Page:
Update: This photo was featured on May 2, 2011, as the Photo of the Day by the online photography magazine, Light and Composition Magazine. See the photo online and vote for it as a contestant for the Photo of the Month for May 2011.
As 2010 comes to a close, I took a look back at some of my favorite photos from this year. The highlight of the year by far was the trip my husband and I took in the spring to California. In a week we drove from Napa to Los Angeles, and I would have loved to have had more time. The scenery along the Pacific Coast Highway was simply stunning, so it’s no surprise that several of my favorites are from that trip. It was hard to narrow it down to only ten, and there isn’t really any rhyme or reason for why these photos are my favorites. There is something about each one that I love, so I hope you enjoy them all and have a wonderful 2011!
A new year means a fresh start and this lends itself to making resolutions. While many people will have resolutions this year involving eating better, exercising, or maybe saving more money, my resolutions all revolve around photography. My first resolution is to take more photos, more often. There are plenty of beautiful natural areas and parks near my home filled with great photo opportunities that I tend to take for granted. Living so close to Tampa Bay and the Gulf of Mexico, I also have abundant opportunities to take photos of both sunrises and sunsets over the water, but don’t do it often enough.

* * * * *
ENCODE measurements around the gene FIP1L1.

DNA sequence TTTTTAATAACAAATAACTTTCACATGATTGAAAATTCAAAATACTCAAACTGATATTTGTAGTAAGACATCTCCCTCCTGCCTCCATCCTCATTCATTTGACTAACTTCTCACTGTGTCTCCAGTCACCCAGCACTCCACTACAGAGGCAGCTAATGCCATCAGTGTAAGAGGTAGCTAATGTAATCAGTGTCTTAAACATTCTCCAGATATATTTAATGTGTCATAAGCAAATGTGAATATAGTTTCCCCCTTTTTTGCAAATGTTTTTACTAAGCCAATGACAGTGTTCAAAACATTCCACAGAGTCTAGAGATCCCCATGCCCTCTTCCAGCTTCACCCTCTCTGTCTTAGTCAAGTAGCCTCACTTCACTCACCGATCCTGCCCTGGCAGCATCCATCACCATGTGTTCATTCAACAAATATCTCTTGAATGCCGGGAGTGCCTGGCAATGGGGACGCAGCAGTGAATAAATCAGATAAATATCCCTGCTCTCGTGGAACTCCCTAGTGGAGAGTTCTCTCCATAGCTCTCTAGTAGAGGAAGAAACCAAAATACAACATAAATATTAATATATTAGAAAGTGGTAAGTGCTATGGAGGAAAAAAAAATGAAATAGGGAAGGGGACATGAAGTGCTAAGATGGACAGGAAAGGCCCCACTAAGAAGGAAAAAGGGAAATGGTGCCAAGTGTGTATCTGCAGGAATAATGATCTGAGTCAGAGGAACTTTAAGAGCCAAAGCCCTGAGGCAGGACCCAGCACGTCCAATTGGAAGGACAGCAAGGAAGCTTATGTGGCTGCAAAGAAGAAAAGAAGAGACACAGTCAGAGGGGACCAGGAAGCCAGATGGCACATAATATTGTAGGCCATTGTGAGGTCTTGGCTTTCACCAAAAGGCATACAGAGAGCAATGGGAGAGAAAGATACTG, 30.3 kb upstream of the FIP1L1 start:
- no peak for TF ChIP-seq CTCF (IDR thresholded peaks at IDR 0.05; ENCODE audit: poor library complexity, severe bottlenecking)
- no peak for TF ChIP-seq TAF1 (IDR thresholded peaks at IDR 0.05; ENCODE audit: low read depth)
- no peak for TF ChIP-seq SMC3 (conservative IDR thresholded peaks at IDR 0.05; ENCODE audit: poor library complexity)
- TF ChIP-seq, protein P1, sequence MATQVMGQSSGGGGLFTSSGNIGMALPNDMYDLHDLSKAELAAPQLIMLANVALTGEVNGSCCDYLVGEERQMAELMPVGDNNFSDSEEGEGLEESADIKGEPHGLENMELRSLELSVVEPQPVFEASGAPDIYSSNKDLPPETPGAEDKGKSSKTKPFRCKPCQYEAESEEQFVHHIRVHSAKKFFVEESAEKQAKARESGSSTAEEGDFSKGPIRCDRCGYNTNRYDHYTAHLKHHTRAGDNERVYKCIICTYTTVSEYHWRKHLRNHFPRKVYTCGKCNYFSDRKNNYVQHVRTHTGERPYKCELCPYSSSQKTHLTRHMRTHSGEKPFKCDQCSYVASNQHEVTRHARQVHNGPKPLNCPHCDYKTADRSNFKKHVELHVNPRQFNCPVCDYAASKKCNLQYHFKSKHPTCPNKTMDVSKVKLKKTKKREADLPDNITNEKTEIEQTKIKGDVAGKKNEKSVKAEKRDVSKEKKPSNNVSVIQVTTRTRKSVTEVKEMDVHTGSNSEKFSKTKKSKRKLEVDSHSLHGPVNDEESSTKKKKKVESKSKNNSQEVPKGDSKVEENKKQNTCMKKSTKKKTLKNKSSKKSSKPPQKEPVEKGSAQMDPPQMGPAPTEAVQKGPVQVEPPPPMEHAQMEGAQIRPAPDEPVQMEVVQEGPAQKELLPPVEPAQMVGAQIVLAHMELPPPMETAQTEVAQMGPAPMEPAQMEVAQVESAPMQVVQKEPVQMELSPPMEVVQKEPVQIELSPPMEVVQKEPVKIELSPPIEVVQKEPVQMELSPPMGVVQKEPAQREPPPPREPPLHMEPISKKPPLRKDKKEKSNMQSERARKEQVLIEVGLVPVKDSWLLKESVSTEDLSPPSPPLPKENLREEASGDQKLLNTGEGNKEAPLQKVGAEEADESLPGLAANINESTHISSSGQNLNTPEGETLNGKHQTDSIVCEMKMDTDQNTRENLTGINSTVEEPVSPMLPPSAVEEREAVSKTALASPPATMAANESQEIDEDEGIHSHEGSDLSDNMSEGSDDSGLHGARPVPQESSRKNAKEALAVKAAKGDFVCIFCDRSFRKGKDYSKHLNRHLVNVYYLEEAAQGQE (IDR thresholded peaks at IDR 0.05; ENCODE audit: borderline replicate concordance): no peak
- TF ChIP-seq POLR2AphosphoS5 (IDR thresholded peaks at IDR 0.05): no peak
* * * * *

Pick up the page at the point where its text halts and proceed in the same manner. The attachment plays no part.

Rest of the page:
My second resolution is to plan another photography trip this year. Last year my husband and I spent a week driving down the California coast from Napa to Los Angeles, and it was truly fantastic. The photo featured today was from one of my favorite spots along the Pacific Coast Highway in Big Sur near the Bixby Creek Bridge. We’ve tossed around a few ideas, but haven’t settled on anything yet. So far we’ve thought about the Pacific Northwest, the Desert Southwest, or we may end up staying along the east coast and visiting some old favorites along the Outer Banks. Regardless of where we end up, an entire week to beautiful scenery and photography is certainly on my list for 2011!
My previous posts this week were from a trip last spring to California, so it seemed fitting to end the week with another of my favorites from that trip. This is a Western Scrub Jay at Julia Pfeiffer Burns State Park in Big Sur. Usually referred to as a “Blue Jay” in the west, this is actually a different species of bird entirely. While the Western Scrub Jay is a very common bird in California, this was my first encounter with one as I currently reside in the Southeast. While several people were vying for the perfect location to photograph the beautiful McWay Falls, I enjoyed capturing a few photos of this very entertaining subject. After several minutes of animated hoping along the railing, the Jay held still for a moment to spy something below and I snapped this shot.
The 17-Mile Drive along the Monterey Peninsula winds through Pacific Grove and Pebble Beach, California. Touted as one of the most scenic drives in the country, the views absolutely lived up to their reputation. The rocky coastline hints at the uneven rocky surface below that help make the sea look especially restless here. Every now and then between the crashing waves I was able to catch a glimpse of a few sea otters bobbing up and down and marveled at how adept they were at navigating those rocks. In addition to the treacherous shoreline, it was an extremely windy day when this photo was taken, making the waves seem particularly spectacular.